Etymology: Middle English matere, from Anglo-French, from Latin materia matter, physical substance, from mater
Date: 13th century
a. a subject under consideration
b. a subject of disagreement or litigation
c. plural the events or circumstances of a particular situation
d. the subject or substance of a discourse or writing
e. something of an indicated kind or having to do with an indicated field or situation <this is a serious matter> <as a matter of policy> <matters of faith> f. something to be proved in law g. obsolete sensible or serious material as distinguished from nonsense or drollery h. (1) obsolete reason, cause (2) a source especially of feeling or emotion i. problem, difficulty 2. a. the substance of which a physical object is composed b. material substance that occupies space, has mass, and is composed predominantly of atoms consisting of protons, neutrons, and electrons, that constitutes the observable universe, and that is interconvertible with energy c. a material substance of a particular kind or for a particular purpose <vegetable matter> d. (1) material (as feces or urine) discharged from the living body (2) material discharged by suppuration ; pus 3. a. the indeterminate subject of reality; especially the element in the universe that undergoes formation and alteration b. the formless substratum of all things which exists only potentially and upon which form acts to produce realities 4. a more or less definite amount or quantity <cooks in a matter of minutes> 5. something written or printed 6. mail 7. Christian Science the illusion that the objects perceived by the physical senses have the reality of substance II. intransitive verb Date: 1530 1. to form or discharge pus ; suppurate <mattering wound> 2. to be of importance ; signify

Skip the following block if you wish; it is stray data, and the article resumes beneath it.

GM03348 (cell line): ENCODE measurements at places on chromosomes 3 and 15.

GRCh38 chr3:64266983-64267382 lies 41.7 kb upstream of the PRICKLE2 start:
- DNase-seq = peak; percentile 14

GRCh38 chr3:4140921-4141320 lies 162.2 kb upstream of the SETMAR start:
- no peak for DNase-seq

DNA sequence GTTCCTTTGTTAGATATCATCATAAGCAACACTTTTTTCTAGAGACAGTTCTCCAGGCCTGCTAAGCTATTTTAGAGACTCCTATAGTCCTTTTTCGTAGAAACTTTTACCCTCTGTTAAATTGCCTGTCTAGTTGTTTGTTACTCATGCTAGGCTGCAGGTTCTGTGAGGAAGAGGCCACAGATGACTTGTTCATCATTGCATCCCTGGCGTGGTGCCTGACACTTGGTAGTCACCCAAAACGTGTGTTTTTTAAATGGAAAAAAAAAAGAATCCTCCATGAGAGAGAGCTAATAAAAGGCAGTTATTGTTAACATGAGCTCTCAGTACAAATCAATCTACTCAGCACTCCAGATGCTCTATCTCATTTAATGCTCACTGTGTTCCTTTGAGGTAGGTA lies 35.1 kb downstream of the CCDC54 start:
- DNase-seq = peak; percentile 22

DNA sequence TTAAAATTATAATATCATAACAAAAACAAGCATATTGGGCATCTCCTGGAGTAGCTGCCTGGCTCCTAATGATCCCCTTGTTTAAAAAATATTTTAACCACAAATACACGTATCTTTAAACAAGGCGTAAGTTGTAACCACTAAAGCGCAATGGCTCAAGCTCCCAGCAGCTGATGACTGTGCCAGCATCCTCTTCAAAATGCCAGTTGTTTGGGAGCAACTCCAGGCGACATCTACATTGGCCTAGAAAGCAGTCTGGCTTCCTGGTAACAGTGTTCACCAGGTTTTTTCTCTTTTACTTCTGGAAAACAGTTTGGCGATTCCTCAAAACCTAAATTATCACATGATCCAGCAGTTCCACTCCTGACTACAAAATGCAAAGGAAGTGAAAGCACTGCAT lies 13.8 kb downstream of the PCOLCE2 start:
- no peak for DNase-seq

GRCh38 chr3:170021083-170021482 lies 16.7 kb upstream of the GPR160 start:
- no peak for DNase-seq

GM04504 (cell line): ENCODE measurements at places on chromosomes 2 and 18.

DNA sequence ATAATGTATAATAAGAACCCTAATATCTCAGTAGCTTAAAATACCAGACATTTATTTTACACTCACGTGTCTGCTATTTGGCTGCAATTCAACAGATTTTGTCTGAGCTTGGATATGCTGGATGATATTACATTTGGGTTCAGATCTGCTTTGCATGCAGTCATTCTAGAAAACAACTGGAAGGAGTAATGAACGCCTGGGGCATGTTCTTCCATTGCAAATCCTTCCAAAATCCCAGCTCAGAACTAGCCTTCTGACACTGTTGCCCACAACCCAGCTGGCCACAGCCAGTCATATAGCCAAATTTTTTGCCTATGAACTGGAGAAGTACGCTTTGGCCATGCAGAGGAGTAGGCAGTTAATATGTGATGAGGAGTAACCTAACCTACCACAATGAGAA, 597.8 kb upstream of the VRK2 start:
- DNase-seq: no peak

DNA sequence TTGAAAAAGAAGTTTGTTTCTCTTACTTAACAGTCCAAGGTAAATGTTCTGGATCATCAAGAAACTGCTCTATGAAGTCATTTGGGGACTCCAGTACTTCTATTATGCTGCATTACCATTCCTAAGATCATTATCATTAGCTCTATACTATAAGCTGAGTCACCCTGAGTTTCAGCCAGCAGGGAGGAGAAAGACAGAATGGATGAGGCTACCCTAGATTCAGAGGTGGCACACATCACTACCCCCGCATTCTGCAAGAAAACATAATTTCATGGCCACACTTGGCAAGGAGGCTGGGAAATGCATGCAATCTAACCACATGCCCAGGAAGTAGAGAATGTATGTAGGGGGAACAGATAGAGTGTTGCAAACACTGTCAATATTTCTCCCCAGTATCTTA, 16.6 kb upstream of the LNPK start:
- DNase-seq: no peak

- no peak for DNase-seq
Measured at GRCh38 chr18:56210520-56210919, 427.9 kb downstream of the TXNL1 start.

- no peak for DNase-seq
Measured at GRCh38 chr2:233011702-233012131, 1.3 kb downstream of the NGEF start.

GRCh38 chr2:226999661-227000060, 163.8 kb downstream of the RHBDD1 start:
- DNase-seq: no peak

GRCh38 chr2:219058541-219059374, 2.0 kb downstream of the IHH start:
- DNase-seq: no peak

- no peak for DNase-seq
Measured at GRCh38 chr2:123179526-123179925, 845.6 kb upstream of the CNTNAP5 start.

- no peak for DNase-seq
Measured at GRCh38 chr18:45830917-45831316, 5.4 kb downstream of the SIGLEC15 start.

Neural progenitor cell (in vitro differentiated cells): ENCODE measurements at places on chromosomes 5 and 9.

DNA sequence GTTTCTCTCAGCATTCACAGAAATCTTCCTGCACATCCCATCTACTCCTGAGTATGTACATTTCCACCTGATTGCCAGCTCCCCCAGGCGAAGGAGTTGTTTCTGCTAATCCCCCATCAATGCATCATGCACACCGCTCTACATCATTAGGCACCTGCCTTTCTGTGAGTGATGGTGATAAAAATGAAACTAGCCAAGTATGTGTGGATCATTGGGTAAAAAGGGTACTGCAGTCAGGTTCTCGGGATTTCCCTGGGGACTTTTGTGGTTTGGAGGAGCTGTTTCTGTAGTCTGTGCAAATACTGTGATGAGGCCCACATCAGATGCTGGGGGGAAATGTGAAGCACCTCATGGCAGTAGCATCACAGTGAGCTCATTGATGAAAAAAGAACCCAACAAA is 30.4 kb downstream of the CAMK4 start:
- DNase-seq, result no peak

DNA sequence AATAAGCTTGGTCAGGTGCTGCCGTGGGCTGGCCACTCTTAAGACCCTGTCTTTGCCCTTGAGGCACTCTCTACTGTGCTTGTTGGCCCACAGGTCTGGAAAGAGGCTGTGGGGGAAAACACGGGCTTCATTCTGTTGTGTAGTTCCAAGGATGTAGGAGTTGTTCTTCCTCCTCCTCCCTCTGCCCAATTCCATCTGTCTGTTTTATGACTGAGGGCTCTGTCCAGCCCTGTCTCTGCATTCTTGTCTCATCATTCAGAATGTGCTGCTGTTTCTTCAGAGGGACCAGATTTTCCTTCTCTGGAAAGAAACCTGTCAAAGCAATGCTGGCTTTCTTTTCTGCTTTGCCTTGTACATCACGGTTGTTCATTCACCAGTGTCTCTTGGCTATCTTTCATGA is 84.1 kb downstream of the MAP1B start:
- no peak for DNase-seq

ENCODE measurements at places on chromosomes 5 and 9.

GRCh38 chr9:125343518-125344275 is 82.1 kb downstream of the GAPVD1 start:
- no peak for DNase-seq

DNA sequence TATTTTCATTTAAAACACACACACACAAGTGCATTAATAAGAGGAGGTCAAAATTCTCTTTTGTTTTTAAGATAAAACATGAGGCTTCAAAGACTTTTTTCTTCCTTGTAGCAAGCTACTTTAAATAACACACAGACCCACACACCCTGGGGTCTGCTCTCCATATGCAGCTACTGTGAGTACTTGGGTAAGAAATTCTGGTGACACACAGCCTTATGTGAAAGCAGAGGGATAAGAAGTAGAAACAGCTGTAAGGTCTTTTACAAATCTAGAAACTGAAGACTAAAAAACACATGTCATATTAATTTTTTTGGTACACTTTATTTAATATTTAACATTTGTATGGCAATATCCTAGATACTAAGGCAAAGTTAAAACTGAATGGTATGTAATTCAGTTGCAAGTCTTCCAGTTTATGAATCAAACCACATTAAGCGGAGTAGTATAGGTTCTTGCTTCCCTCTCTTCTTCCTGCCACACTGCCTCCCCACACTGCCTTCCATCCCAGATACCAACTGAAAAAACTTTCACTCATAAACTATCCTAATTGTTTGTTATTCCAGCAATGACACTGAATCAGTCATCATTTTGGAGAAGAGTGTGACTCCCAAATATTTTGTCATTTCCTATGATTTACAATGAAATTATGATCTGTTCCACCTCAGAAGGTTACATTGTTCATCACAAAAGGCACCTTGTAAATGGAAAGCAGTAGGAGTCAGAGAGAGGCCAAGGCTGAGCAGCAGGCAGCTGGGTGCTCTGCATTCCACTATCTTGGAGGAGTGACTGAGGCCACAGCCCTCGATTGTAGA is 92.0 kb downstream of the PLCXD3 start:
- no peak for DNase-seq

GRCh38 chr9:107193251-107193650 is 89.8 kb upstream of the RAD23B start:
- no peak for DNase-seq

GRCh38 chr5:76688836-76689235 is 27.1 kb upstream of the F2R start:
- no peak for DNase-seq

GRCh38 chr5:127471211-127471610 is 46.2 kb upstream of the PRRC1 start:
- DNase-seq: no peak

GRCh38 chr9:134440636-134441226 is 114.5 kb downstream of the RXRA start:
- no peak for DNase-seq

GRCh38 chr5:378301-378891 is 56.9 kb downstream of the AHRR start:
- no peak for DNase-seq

New Collegiate Dictionary. 2001.